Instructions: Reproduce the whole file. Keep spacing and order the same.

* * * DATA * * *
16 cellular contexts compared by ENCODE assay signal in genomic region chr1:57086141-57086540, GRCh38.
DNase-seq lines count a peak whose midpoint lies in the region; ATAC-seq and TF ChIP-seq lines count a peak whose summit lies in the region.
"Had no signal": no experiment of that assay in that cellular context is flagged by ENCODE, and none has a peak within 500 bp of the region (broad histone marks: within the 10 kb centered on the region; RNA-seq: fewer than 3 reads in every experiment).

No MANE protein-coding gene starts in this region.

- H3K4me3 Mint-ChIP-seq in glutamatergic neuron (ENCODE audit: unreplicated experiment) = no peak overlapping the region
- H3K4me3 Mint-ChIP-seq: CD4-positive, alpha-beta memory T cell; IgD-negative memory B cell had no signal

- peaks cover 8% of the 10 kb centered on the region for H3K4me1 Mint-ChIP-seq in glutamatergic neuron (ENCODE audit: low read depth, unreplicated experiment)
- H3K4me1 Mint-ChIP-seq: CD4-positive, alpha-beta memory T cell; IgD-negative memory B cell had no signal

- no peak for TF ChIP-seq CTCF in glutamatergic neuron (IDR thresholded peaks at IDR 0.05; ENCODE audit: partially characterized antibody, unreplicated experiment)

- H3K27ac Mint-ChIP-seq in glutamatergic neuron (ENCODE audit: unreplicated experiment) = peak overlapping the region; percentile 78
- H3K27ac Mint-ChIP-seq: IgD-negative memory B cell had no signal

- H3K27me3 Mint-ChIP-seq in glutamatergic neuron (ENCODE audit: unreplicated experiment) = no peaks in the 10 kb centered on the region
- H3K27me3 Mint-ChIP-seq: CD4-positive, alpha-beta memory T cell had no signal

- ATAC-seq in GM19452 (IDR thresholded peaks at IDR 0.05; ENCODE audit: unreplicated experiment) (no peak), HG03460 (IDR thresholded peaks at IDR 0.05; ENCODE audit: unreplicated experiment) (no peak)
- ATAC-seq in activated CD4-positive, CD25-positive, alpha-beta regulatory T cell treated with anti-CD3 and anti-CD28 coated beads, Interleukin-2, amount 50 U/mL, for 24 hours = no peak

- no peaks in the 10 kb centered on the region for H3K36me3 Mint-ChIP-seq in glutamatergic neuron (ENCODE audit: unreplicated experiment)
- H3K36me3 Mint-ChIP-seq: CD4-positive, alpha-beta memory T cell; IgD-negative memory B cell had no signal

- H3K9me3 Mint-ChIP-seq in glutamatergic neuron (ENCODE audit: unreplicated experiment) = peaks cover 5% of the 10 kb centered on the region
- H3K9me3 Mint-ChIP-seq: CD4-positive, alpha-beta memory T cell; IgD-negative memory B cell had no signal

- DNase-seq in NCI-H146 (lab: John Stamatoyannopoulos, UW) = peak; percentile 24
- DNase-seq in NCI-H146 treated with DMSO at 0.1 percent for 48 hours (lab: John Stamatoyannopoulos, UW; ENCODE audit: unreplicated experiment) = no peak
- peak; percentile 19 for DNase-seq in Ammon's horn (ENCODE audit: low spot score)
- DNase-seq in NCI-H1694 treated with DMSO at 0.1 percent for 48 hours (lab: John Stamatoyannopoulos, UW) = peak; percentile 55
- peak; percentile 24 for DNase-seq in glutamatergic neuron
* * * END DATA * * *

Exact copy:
16 cellular contexts compared by ENCODE assay signal in genomic region chr1:57086141-57086540, GRCh38.
DNase-seq lines count a peak whose midpoint lies in the region; ATAC-seq and TF ChIP-seq lines count a peak whose summit lies in the region.
"Had no signal": no experiment of that assay in that cellular context is flagged by ENCODE, and none has a peak within 500 bp of the region (broad histone marks: within the 10 kb centered on the region; RNA-seq: fewer than 3 reads in every experiment).

No MANE protein-coding gene starts in this region.

- H3K4me3 Mint-ChIP-seq in glutamatergic neuron (ENCODE audit: unreplicated experiment) = no peak overlapping the region
- H3K4me3 Mint-ChIP-seq: CD4-positive, alpha-beta memory T cell; IgD-negative memory B cell had no signal

- peaks cover 8% of the 10 kb centered on the region for H3K4me1 Mint-ChIP-seq in glutamatergic neuron (ENCODE audit: low read depth, unreplicated experiment)
- H3K4me1 Mint-ChIP-seq: CD4-positive, alpha-beta memory T cell; IgD-negative memory B cell had no signal

- no peak for TF ChIP-seq CTCF in glutamatergic neuron (IDR thresholded peaks at IDR 0.05; ENCODE audit: partially characterized antibody, unreplicated experiment)

- H3K27ac Mint-ChIP-seq in glutamatergic neuron (ENCODE audit: unreplicated experiment) = peak overlapping the region; percentile 78
- H3K27ac Mint-ChIP-seq: IgD-negative memory B cell had no signal

- H3K27me3 Mint-ChIP-seq in glutamatergic neuron (ENCODE audit: unreplicated experiment) = no peaks in the 10 kb centered on the region
- H3K27me3 Mint-ChIP-seq: CD4-positive, alpha-beta memory T cell had no signal

- ATAC-seq in GM19452 (IDR thresholded peaks at IDR 0.05; ENCODE audit: unreplicated experiment) (no peak), HG03460 (IDR thresholded peaks at IDR 0.05; ENCODE audit: unreplicated experiment) (no peak)
- ATAC-seq in activated CD4-positive, CD25-positive, alpha-beta regulatory T cell treated with anti-CD3 and anti-CD28 coated beads, Interleukin-2, amount 50 U/mL, for 24 hours = no peak

- no peaks in the 10 kb centered on the region for H3K36me3 Mint-ChIP-seq in glutamatergic neuron (ENCODE audit: unreplicated experiment)
- H3K36me3 Mint-ChIP-seq: CD4-positive, alpha-beta memory T cell; IgD-negative memory B cell had no signal

- H3K9me3 Mint-ChIP-seq in glutamatergic neuron (ENCODE audit: unreplicated experiment) = peaks cover 5% of the 10 kb centered on the region
- H3K9me3 Mint-ChIP-seq: CD4-positive, alpha-beta memory T cell; IgD-negative memory B cell had no signal

- DNase-seq in NCI-H146 (lab: John Stamatoyannopoulos, UW) = peak; percentile 24
- DNase-seq in NCI-H146 treated with DMSO at 0.1 percent for 48 hours (lab: John Stamatoyannopoulos, UW; ENCODE audit: unreplicated experiment) = no peak
- peak; percentile 19 for DNase-seq in Ammon's horn (ENCODE audit: low spot score)
- DNase-seq in NCI-H1694 treated with DMSO at 0.1 percent for 48 hours (lab: John Stamatoyannopoulos, UW) = peak; percentile 55
- peak; percentile 24 for DNase-seq in glutamatergic neuron